When I’m at the beach, I do things slowly, and I take my time doing them (meaning, I’m slow to stop one and turn to another). My wife and I have spent six weeks over in the past seven years in the same beach town (we’re working on week seven) and have not yet eaten a meal out in that town. (We have managed lunch in another town — twice so far in those six weeks.)
I do a lot of reading, and one of my take-alongs this trip has been Foundations of Cognitive Psychology: Core Readings, edited by Daniel Levitin (author of This is Your Brain on Music). Part 5 deals with perception, and I just finished a chapter on how the brain organizes objects and scenes. The section is taken from Stephen E. Palmer’s Vision Science: Photons to Phenomenology.
It’s fascinating to read how scientists try to work out how the brain perceives objects. How does it know that part A belongs with part B? (Answer: well, it doesn’t , but it’s good at guessing… and at learning from the outcomes of the guess.)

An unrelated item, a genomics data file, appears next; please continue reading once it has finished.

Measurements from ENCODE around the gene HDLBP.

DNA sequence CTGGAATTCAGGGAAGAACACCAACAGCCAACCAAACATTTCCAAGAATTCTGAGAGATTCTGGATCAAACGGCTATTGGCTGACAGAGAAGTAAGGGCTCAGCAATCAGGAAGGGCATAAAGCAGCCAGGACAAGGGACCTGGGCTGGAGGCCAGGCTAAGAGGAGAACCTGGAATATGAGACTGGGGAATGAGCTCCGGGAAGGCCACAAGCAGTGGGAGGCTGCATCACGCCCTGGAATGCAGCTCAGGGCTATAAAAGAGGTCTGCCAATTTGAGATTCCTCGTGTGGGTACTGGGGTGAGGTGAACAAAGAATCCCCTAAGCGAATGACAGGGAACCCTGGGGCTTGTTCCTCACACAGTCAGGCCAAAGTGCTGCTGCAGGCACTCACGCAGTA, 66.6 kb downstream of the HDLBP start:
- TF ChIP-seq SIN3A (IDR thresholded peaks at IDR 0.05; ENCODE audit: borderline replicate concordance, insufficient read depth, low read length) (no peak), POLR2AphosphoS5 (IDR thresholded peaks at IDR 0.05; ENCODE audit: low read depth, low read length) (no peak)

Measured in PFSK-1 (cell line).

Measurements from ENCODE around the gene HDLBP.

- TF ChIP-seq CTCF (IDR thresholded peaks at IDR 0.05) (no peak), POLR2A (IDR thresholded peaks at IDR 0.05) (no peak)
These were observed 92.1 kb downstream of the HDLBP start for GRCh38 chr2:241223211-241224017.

For example, here’s the classic gestalt psychology principle of grouping by proximity: all things being equal, objects that appear close to other objects are taken to be grouped with those objects.
Palmer and others have developed a common region principle, under which the brain tends to group together objects located within the same closed region. Compare the three examples below with (b), above.
What does this have to do with my being at the beach? As someone said, “in theory, there’s no difference between theory and practice… but in practice, there is.” I’ve learned through experience that the best time for long walks near the water is after high tide. The tide’s going out, and the sand nearest the water’s edge is firmly packed. I don’t have to trudge like French legionnaires on their way to relieve Fort Zinderneuf.
I found tide tables online, put them in Excel, and printed out the results to leave near the door:
The result? I keep mistaking high tides and low… the symmetry of the chart means I can’t tell at a glance whether “LOW” goes with the time to its left, or the time to its right. Thanks to my reading, it only took me three days to come up with the solution:
Grouping principle illustrations from ScholarPedia.